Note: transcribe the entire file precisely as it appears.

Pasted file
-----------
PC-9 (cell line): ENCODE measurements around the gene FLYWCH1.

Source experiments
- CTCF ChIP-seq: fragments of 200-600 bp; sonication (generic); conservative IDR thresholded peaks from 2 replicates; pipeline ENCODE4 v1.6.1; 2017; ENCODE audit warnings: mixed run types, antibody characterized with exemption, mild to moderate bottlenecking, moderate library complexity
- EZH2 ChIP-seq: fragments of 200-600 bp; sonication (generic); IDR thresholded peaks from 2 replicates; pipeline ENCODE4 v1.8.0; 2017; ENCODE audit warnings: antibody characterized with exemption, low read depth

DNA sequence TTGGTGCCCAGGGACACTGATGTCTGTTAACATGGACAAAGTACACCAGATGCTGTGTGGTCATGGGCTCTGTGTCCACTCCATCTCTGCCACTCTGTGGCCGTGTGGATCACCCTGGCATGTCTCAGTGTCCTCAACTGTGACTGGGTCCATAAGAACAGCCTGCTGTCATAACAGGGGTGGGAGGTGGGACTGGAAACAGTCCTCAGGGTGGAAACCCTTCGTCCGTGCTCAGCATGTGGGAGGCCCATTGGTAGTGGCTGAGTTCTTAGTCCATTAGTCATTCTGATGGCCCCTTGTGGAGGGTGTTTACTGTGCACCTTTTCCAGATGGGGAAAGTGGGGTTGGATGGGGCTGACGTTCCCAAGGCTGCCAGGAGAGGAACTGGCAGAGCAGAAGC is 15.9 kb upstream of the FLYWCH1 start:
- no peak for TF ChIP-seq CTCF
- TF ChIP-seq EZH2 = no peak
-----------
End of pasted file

PC-9 (cell line): ENCODE measurements around the gene FLYWCH1.

Source experiments
- CTCF ChIP-seq: fragments of 200-600 bp; sonication (generic); conservative IDR thresholded peaks from 2 replicates; pipeline ENCODE4 v1.6.1; 2017; ENCODE audit warnings: mixed run types, antibody characterized with exemption, mild to moderate bottlenecking, moderate library complexity
- EZH2 ChIP-seq: fragments of 200-600 bp; sonication (generic); IDR thresholded peaks from 2 replicates; pipeline ENCODE4 v1.8.0; 2017; ENCODE audit warnings: antibody characterized with exemption, low read depth

DNA sequence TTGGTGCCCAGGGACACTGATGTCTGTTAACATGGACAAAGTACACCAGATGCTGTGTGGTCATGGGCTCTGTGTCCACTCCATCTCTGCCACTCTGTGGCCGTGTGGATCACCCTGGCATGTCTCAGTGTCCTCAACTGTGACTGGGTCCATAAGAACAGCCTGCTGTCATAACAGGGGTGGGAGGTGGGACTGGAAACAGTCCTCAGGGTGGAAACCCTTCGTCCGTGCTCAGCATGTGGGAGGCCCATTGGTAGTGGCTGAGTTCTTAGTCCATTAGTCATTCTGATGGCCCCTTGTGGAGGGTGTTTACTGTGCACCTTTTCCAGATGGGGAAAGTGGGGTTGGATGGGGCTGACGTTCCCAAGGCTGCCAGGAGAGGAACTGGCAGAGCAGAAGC is 15.9 kb upstream of the FLYWCH1 start:
- no peak for TF ChIP-seq CTCF
- TF ChIP-seq EZH2 = no peak